Originally released in 1978 to celebrate the 10th anniversary of the Moon landings (and as the director has admitted, to help keep the US congress hungry to fund NASA) and constructed from mountains of unused NASA and other archival footage covering the American space and Moon missions of the 1960s, Tony Palmer’s The Space Race (recently screened from a restored print at the Barbican) differs from more serious minded nuts-and-bolts space documentaries in that it showcases a somewhat irreverent, offbeat approach. This is expressed through the mix of footage that illuminates not just the awesome achievement of sending people into space, but the absurdity and humour inherent in the endeavour. It also features a score from Mike Oldfield that is sweeping and off-centre in equal parts.
What actually opens the documentary is not footage of the Saturn V rockets lifting off majestically on their mission to take Neil Armstrong to his famous rendezvous with history on the lunar surface (though the slow-motion footage of the Apollo 11 launch remains breathtaking to see), but instead a montage of various failed American rocket tests, virtually all of which end in a spectacular fireball, with some of the rockets doing a complete 180 after lift off. Intercut with these epic fails are archive sequences showing jaw-droppingly ineffective flying machines from the pre-Wright Brothers era. It is an unusual and funny way to start off what you expect to be a portentous documentary, but it also makes a fair point: heading up into the air, let alone space, was and is very dangerous. The Apollo missions were not sure things, involving as they did three astronauts sitting atop what was essentially a giant, hydrogen-filled bomb.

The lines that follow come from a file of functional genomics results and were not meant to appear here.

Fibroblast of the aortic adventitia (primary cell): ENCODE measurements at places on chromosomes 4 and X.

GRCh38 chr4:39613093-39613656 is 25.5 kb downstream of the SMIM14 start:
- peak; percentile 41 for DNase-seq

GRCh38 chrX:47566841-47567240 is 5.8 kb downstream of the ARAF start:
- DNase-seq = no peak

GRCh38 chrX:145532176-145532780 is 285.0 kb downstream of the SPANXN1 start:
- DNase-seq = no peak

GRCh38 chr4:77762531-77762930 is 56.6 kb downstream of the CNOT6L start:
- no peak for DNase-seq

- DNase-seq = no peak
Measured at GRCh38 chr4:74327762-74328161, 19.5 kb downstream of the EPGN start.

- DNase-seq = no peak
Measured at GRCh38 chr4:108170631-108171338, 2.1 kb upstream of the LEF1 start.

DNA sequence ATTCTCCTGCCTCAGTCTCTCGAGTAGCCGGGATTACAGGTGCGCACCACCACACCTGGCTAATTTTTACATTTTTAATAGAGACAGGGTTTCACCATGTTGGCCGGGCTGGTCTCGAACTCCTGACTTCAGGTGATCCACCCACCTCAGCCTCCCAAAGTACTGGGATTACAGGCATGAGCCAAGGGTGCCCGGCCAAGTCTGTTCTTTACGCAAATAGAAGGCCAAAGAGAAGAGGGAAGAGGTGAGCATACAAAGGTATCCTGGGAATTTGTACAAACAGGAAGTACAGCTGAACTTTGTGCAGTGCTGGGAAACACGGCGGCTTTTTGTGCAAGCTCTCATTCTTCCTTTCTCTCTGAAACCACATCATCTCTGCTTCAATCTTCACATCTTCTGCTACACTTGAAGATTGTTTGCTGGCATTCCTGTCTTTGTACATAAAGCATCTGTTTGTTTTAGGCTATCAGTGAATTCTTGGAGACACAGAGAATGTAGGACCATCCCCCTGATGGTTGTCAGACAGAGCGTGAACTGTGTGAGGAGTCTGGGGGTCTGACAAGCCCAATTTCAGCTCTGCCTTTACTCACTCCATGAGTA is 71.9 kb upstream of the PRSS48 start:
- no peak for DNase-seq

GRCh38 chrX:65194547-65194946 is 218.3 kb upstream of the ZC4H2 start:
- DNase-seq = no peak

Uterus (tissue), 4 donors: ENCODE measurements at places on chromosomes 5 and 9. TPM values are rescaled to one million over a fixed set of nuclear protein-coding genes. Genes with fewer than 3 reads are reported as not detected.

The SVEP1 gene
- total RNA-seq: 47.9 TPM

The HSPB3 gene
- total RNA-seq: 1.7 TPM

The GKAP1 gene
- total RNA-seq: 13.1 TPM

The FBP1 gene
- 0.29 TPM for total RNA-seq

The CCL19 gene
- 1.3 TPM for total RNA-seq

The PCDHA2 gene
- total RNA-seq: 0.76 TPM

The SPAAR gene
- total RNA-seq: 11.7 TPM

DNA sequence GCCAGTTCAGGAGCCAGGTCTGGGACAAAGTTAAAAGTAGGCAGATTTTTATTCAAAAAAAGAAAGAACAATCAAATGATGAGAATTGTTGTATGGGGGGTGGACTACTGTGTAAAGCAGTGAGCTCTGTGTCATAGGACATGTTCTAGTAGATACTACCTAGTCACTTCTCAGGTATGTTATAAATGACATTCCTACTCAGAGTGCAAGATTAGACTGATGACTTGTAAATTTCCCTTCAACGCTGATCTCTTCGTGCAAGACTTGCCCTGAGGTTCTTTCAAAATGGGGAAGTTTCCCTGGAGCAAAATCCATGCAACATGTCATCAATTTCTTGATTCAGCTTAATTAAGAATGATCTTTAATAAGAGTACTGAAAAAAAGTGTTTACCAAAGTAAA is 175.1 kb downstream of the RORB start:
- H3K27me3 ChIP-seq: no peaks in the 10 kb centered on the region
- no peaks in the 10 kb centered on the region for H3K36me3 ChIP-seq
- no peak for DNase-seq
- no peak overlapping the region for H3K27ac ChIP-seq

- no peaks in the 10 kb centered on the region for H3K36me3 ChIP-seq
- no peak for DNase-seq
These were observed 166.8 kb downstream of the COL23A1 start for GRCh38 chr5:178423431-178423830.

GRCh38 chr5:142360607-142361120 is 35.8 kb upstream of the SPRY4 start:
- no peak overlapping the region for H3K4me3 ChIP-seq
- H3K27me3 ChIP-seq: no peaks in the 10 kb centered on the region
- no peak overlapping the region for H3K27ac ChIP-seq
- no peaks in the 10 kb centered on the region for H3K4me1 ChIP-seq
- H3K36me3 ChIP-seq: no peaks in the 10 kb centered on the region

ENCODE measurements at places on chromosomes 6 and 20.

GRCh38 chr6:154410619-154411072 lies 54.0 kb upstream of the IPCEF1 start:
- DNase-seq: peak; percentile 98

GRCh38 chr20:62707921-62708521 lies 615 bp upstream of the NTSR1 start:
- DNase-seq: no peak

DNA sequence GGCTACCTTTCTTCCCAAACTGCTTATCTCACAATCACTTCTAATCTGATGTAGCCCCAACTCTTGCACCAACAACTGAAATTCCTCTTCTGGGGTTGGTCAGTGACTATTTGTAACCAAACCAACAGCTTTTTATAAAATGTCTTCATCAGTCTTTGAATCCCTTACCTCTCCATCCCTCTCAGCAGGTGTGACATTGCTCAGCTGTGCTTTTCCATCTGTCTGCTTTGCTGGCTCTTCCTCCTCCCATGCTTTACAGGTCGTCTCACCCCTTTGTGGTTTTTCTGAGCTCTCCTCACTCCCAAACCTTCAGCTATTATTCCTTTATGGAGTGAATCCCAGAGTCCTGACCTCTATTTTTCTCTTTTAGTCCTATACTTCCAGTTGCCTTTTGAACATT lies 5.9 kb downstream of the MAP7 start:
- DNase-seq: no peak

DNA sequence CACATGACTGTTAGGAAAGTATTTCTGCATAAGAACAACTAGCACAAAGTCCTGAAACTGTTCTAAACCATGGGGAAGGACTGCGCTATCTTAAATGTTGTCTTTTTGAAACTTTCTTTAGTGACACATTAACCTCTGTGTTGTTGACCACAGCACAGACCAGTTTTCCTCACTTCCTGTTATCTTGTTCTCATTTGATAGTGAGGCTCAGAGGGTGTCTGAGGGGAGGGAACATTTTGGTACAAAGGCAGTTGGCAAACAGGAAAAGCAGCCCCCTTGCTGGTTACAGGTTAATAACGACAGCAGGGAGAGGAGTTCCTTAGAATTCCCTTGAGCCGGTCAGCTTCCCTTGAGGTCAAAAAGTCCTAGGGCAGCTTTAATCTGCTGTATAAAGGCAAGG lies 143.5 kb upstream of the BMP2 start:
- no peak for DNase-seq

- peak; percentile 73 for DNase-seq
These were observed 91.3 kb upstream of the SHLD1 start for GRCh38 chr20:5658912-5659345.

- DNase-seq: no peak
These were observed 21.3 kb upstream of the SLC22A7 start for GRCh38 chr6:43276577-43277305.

The melange of archive footage takes viewers from the beginnings of the US’s tentative probes into orbit with John Glenn, the first astronaut to orbit the earth in February 1962, right up to Apollo 17 in December 1972. The internal camera footage of the Eagle lander cockpit as it races towards the Moon’s surface, as a strangely calm Armstrong counts down the distance, still has the power to thrill. But even an Astronaut needs to goof off once in a while, as Palmer throws in some sequences where the suited-up and moonwalking Apollo crew bounce around on the lunar surface humming little ditties to themselves. Overall, this newly restored and complete edition of this space documentary works as a nicely different companion piece to the more stately For All Mankind.
The Space Movie: US, 1980, Dir Tony Palmer, 78 min